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What Metals Don’t Make a Spark?

Modern industry uses a lot of volatile chemicals that can become mixed with the atmosphere of the working environment. If a spark is then introduced into this fuel-air mix, it can combust, creating a fireball worthy of a Hollywood movie.

Non-sparking or spark-resistant tools and equipment are vital to working within these environments. Making this equipment requires metals that don’t produce sparks, or at least don’t produce sparks that are hot enough to initiate combustion.

Learning what metals don’t spark depends on where and how they will be used. Spark resistance is due to a range of different properties, and these properties aren’t the same across all metals. A metal that doesn’t spark in one instance may be hazardous in another.

Why Do Metals Spark?

When we refer to sparking metal, we are really referring to the combustion of elements within the metal, if not the metal itself. This can be caused by the input of energy in the form of heat or mechanical action – kinetic energy – this energy input causes the breaking of chemical bonds in the metal, allowing the elements exposed to react with oxygen in the air and oxidize, or effectively experience a tiny explosion with lingering light and heat.

In thermally conductive metals like aluminum, the excess heat is dumped well before it can reach the combustion point. The metal is also soft enough that it becomes mechanically separated before the energy input needed to cause combustion is ever reached.

Sparking is observed most often in steel; steel is the most dangerous sparking metal in combustible environments due to a few factors

Why Is Steel the Metal That Sparks the Most?

Iron readily oxidizes The process of oxidation is actually energetic enough to make small pieces of iron glow or create sparks
Steel is an alloy of iron and carbon The carbon can actually oxidize before the iron, creating carbon monoxide and carbon dioxide
Carbon oxidizing can break apart small pieces of steel into smaller pieces This exposes more iron and carbon to the atmosphere. This is why sparks from steel are often observed splitting at the end of their arcs


Sparking, or combustion, in steel is a limited, self-propagating phenomenon. A limited input of energy can result in a great many sparks that split into new sparks. While it isn’t a self-sustaining reaction and will eventually stop if the energy input stops, it can be quite dangerous in flammable or combustible environments. Instead, the use of spark-resistant metals for tools and equipment like fans is a priority.

What metals don’t spark is highly conditional. For example, if enough energy is input into a small enough piece of aluminum, for example, aluminum foil in a microwave, it can and will spark. The same is true for all spark-resistant metals.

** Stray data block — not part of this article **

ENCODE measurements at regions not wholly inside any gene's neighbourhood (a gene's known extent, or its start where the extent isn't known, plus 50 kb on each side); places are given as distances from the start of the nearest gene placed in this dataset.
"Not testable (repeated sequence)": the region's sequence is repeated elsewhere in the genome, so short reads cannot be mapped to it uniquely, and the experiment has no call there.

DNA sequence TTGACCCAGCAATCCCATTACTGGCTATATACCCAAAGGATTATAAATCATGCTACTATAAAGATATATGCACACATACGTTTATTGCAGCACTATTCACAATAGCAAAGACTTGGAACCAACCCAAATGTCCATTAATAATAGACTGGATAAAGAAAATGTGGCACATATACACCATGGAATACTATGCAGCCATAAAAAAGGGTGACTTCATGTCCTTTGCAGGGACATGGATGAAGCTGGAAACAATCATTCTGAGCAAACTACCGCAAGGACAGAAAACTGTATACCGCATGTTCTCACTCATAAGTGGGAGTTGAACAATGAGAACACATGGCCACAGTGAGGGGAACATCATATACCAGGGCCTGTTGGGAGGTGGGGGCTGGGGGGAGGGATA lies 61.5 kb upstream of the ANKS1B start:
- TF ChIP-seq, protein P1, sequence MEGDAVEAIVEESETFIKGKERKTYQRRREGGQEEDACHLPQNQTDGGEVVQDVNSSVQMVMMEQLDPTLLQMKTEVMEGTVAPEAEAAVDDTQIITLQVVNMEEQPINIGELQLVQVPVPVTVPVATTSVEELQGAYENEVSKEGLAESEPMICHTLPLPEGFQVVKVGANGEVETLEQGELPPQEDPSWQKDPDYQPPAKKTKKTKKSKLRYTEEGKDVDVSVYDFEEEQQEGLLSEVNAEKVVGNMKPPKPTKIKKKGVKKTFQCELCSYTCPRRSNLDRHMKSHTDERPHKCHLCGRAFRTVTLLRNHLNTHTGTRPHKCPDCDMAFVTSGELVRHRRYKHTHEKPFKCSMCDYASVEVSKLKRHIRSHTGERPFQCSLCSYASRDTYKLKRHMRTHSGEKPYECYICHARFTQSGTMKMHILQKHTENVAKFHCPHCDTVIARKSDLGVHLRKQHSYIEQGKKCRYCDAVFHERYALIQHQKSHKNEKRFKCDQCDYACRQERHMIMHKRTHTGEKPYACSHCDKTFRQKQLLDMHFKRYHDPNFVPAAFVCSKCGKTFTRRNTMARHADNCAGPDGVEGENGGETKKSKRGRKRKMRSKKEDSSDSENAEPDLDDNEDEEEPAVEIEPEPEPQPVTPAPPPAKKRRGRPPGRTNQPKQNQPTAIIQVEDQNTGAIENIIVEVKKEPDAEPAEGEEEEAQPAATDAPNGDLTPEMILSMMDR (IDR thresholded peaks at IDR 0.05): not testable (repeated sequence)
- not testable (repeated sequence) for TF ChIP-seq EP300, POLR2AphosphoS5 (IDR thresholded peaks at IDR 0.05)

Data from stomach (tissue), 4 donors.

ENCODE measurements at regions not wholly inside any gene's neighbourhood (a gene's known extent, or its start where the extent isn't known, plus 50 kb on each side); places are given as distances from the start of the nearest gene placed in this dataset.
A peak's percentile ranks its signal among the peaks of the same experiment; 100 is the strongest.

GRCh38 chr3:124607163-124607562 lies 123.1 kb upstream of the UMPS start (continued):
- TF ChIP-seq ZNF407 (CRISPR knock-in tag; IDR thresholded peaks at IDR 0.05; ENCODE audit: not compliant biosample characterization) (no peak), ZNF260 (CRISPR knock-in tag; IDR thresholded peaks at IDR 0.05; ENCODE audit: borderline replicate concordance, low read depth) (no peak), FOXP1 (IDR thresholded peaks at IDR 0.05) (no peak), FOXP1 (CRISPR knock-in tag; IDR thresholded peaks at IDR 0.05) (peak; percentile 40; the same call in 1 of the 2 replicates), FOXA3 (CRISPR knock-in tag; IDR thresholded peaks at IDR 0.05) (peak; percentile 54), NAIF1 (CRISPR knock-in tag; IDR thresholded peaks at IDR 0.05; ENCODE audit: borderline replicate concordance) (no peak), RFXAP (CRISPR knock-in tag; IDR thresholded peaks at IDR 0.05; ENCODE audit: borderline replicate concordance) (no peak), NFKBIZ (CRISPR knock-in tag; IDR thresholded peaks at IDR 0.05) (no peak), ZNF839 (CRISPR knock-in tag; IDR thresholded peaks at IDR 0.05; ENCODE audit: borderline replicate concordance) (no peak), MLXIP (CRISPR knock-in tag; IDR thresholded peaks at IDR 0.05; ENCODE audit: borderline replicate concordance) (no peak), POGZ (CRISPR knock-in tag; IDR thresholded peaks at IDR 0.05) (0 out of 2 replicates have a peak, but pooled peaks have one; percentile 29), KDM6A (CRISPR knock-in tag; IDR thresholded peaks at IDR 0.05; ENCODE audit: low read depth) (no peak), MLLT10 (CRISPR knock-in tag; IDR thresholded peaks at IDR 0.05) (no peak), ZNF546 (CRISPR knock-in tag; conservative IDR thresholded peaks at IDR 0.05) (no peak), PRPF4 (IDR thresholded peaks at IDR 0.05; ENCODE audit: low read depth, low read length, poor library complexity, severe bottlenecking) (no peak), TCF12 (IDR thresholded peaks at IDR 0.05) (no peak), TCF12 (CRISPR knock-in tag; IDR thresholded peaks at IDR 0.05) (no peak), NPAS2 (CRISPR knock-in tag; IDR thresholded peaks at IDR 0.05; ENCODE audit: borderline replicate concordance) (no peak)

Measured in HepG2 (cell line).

What Metals Don’t Spark, and Why?

So, what metals don’t spark? The common list given is nonferrous metals like copper – this is one of copper’s many unique uses in industry – aluminum, silver, and lead, along with alloys of copper like brass, bronze, and cupronickel alloys like Monel. This list of spark-resistant metals includes metals that don’t spark due to their thermal conductivity, shedding energy inputs quickly and keeping them below the threshold for combustion like copper, aluminum, and silver.

Metal Softness Impacts Sparking

In the case of lead, which isn’t thermally conductive in any sense of the word, the explanation for why it is a non-sparking metal is its softness. It sheds impact energy by deforming and mechanically breaking apart before the energy reaches the threshold needed for combustion.

To a certain extent, this applies to thermally conductive metals as well. With the exception of alloys of copper like brass and bronze, these aren’t known for their high mechanical strength, and even brass and bronze are notably softer than steel.

Laminated Compound Metals

Two of the more surprising metals that sometimes show up on lists of which metals don’t spark are stainless steel and galvanized steel. This owes to their status as what are effectively laminated compound metals.

Galvanized steel is coated in a layer of zinc. Stainless steel is an alloy of iron, carbon, and chromium that is protected from corrosion by a layer of chromium oxide that develops on the surface. In both cases, it is this layer of metal that is actually spark resistant, and any impact or electrical arc that penetrates this layer can strike sparks from the underlying steel. The protective layer is thin enough that neither galvanized nor stainless steel can be called metals that don’t spark in any meaningful sense.

When to Use Metals That Don’t Spark